But Howard doesn’t need native knowledge of the right buttons to push. His enthusiasm is genuine, as folks at Spring Garden know.
Girls’ basketball coach Ricky Austin helped to recruit Howard there seven years ago. When Howard was hired, Austin expressed hope that Howard would stay a long time.
Howard said one job would pull him away — Ohatchee.
“That’s always been a dream of mine is just to go home,” Howard said.
Howard spent the first 21 years of his life in Ohatchee. He ran track, played basketball and was a two-way lineman in football.
As a senior, he was part of an Ohatchee football team that made the playoffs. The 1988 Indians, coached by Jim Lowery, won their first five games and finished 8-3 after a first-round loss to Cordova.
Those were good times for Ohatchee football. The Indians also went 8-3 and made the playoffs during Howard’s junior year. The 1984 team went three rounds deep in the playoffs.
Go back a few years, and Ohatchee won no fewer than eight games per season from 1974-81. The Indians had five seasons with double-digit wins in that stretch, including a 13-1 finish and Class 1A state title in 1977.
“I can remember growing up and seeing Ricky Gallahar, Greg Brewster and all of those guys,” Howard said. “When I was growing up, those were the guys we looked up to.
“It was a hero-type thing with those guys. Back then, as elementary school kids, it was like, ‘Man, that’s what we want to be when we grow up.”
Howard called those teams “hard-nosed.”
“I think everybody here wants to see Ohatchee football like it was, and not just football, but all the programs and the school,” he said. “Whenever you talk about the community, I feel like the school is the center point of the community. Everything sort of feeds off what goes on here at school. Whenever we’re having success here at the school, it shows here in the community.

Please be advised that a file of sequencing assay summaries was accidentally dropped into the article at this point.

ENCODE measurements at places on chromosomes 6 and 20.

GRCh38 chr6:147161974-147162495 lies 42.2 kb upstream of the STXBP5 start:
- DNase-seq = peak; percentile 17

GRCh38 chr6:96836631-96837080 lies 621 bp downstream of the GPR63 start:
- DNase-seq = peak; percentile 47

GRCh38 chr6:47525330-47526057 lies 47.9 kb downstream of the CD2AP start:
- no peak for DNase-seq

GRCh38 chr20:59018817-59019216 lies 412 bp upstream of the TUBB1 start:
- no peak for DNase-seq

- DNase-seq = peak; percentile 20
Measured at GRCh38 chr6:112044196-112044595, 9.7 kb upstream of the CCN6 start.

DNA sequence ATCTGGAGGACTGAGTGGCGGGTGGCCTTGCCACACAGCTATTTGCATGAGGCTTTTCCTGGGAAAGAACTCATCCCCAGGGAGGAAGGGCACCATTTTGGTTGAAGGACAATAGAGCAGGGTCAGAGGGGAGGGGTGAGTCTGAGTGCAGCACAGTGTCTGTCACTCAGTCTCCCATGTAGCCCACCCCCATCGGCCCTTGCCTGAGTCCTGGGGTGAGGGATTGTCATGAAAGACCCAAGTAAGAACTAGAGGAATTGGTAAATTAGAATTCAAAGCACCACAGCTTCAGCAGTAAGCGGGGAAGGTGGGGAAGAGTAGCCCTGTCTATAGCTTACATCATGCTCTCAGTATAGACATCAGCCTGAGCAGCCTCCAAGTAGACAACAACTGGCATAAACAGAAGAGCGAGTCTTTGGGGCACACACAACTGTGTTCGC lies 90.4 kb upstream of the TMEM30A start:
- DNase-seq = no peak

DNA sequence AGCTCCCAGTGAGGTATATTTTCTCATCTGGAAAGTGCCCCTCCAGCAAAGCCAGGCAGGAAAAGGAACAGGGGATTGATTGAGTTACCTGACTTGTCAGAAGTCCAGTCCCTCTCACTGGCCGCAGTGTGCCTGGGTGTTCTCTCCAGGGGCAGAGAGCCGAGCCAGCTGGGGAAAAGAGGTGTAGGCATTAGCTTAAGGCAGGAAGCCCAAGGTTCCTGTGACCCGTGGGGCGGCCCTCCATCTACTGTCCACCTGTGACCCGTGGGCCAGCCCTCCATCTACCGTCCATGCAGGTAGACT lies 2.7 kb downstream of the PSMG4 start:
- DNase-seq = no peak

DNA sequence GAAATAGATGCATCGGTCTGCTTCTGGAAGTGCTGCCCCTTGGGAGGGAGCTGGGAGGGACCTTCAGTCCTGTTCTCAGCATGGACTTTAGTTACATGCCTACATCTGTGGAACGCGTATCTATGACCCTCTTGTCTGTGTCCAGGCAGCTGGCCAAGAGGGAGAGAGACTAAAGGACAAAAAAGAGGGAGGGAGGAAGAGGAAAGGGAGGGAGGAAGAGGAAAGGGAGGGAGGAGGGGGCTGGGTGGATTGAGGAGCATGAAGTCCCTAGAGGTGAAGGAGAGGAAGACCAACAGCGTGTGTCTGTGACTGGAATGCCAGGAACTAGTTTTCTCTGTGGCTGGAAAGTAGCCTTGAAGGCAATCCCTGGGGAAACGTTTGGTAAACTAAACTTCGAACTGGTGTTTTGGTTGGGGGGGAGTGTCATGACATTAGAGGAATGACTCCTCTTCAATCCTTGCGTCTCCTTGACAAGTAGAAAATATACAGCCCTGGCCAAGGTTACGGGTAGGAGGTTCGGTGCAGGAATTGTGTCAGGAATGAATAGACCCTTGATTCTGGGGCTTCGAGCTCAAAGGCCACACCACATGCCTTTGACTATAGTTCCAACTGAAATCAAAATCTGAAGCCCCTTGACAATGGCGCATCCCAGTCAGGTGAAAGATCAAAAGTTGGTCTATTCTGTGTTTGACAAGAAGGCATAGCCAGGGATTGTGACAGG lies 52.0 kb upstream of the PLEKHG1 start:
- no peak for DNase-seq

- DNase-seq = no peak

“That’s what we’re trying to get across to these guys who are in here now, is how much pride they need to take in the fact that they’re wearing red and white.”
Four practices into spring, Howard said he has found a receptive roster. If nothing else, it’s about 20 players longer than the roster Ohatchee finished with in 2009.
“I told them first day, ‘I can stand right here, and I can tell you about Ohatchee — not because I read about it, not because of anything else, but because I was right where you are,’” Howard said. “‘I sat right here in this locker. I faced the same things you all faced. I was born and bred Ohatchee, just like you.’
“I think it means more to them when they hear it from someone who’s been through those same things.”
The Indians will practice all five days this week leading to Saturday’s 2 p.m. jamboree.
“Then intensity level has been great,” Howard said. “The boys have really responded to what we’re trying to do.”
Howard recently purchased a new cell phone. Busy with spring practice, he said he hasn’t had time to figure out how to change the ring tone.
When he does, he said he has a song in mind.
So far, it looks like he most certainly can go home.